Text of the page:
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CRB Anim

Development of animal models for genetic diseases

Development of animal models for genetic diseases
Spontaneous models and diagnostic tests and Engineered models
  • Spontaneous models and diagnostic tests for genetic defects

Targeted industrial partners are the biotech companies providing genotyping services and /or biological models for medical applications (animal health and models for human health).
The development strategy of ANTAGENE estimates that the world market for diagnostic tests on genetic abnormalities in dogs will reach 50 millions euros in the coming 10 years. The market of diagnosis test in livestock is also expected to develop with the progress of genomics. Testing may become mandatory to check that a sire is free of a genetic defect before it can be used commercially. Diagnostic tests for several genetic abnormalities have already been patented:

- in dogs:

international patent 03116-01 for ichthyosis in the Golden retriever owned by CNRS (André et al., 2009) a European Patent n°08305372. 8 “Method for diagnosing and predicting cerebellar ataxia” owned by Alfort Nat. Vet School: Abitbol et al., 2008); International licences have been delivered to ANTAGENE for the marketing of the corresponding genetic tests for diagnostic and prediction; the income was 10 k€ in 2010.
 in pigs :patent PCT/EP2000/009896 on AMPK gene for meat quality and RN mutation, is owned at 40% by INRA and shared with two institutions from Sweden and Germany, income from the patent represents a total of 600 k€ for INRA since 2000.

- in cattle :

CVM is a genetic defect of the skeleton patented by a Danish institution, to which LABOGENA is returning 26 k€ each year for 2200 tests.

- in horses:

Equinom (Ireland) is marketing the ‘speed gene’ test, with a SNP in the myostatin gene associated with higher racing performance, at a price negociated between 500 and 1000 € according to number of samples.

The aim of CRB-Anim is to facilitate the molecular identification of genetic defects by research teams who will in turn decide about a patenting strategy. It is expected that several new mutations will be identified thanks to the genomic collections of CRB-Anim.
As observed with the Cani-DNA bioBank, a major economic return of the biobank is the use of samples to discover novel genes, novel protein and biological pathways in the field of veterinary research and breeding but also in the field of human medical research. For example, Oncovet Clinical Research is a French Contract Research Organisation interested in the dog models of the Cani-Dna biobank. The same situation can be encountered with livestock species and partners will share their know-how in the field of economic exploitation of results obtained from collections. For instance, the ANR Swan project is co-funded by pig breeders and is expected to identify causal mutations for congenital abnormalities.
Moreover, such tests can also be applied on frozen semen in order to characterize the stored semen before use. Those tests are particularly valuable for the breeding strategy. They can be used to avoid the birth of affected progeny by adapting crosses and taking care not to deplete the gene pool. Genetic tests will be proposed to breeding organisations, individual breeders and veterinarians.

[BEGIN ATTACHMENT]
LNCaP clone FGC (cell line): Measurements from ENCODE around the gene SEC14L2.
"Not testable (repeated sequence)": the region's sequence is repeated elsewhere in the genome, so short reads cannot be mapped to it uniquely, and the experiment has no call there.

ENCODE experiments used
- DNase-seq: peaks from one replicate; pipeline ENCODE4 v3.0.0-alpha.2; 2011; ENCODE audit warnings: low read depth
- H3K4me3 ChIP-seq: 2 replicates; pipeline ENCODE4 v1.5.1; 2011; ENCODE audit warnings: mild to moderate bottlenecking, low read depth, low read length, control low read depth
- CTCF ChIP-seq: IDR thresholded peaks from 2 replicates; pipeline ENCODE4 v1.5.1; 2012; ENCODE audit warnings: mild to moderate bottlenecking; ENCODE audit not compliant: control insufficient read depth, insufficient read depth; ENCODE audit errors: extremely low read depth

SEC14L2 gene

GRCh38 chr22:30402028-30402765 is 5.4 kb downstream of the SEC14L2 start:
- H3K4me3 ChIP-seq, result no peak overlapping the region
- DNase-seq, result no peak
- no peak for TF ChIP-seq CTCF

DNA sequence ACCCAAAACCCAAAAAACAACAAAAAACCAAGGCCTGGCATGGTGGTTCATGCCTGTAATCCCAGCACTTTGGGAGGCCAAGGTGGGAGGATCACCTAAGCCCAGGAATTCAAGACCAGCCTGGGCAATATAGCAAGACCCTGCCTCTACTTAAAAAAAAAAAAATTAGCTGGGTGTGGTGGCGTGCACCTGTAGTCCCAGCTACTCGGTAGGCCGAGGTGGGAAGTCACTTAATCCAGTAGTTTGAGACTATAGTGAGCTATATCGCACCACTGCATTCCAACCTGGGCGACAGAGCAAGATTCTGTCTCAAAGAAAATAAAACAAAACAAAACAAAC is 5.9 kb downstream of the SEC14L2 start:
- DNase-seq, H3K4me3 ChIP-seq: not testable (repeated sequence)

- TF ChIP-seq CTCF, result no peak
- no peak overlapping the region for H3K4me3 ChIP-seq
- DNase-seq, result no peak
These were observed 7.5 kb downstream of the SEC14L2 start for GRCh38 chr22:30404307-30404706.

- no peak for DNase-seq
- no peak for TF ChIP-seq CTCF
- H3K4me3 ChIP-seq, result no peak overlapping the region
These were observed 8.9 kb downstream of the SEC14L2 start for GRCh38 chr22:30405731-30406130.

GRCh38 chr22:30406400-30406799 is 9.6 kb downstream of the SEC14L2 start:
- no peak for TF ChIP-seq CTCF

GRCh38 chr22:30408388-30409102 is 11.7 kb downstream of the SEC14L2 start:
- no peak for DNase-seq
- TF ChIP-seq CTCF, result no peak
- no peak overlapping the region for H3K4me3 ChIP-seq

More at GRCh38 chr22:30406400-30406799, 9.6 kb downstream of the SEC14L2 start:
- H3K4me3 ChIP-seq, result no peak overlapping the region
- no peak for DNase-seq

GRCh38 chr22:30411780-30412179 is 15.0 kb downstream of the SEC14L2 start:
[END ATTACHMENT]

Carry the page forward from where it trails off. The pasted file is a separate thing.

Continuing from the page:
Technical adjustments, new methods and novel development to perform genetic tests are also part of the outcomes. These developments will involve more particularly the private partners of CRB-Anim, ANTAGENE and LABOGENA which are willing to exploit the results by claiming licenses.

  • Engineered models

Animal models are being developed by research teams in other species than rodents. CRB-Anim will offer the possibility to store gametes, embryos or cells from such models for further by public or private laboratories. For instance, in fishes, a unique model has been developed in the rainbow trout to study sexual differentiation (Baron et al., 2007,2008) and rare homozygous clones are being produced (at INRA GABI) to study the relationship between genetics and environment such as nutrition (diet replacement with vegetal proteins) and temperature in a context of global warming (Quillet et al, 2007; Grima et al, 2008).

The ability to perform precise genetic engineering such as gene targeting for invalidation or surexpression, and allelic replacement in non rodent mammals would greatly benefit biomedical research by enabling, for example, the development of genetically defined rabbit models of human diseases. More than 10 years after the first demonstration, there are a few examples of gene targeting in mammals other than mice: COL1A1 in sheep [(McCreath et al., 2000], PRNP in sheep, cattle, and goats [Denning et al., 2001, Kuroiwa et al., 2004, Yu et al., 2006), GGTA1 in pigs (Dai et al., 2002, Lai et al., 2002), IGH in cattle (Kuroiwa et al., 2004) LIPH in rabbit (Diribarne et al., 2011), and CFTR in pigs (Rogers et al., 2008). Technological developments proposed by CRB-Anim on iPS and nuclear transfer are expected to facilitate the development of such models. INRA partner is currently working on a transgenic rabbit for the 8508 mutation of the CFTR gene in order to propose a model for testing new therapies against mucoviscidosis.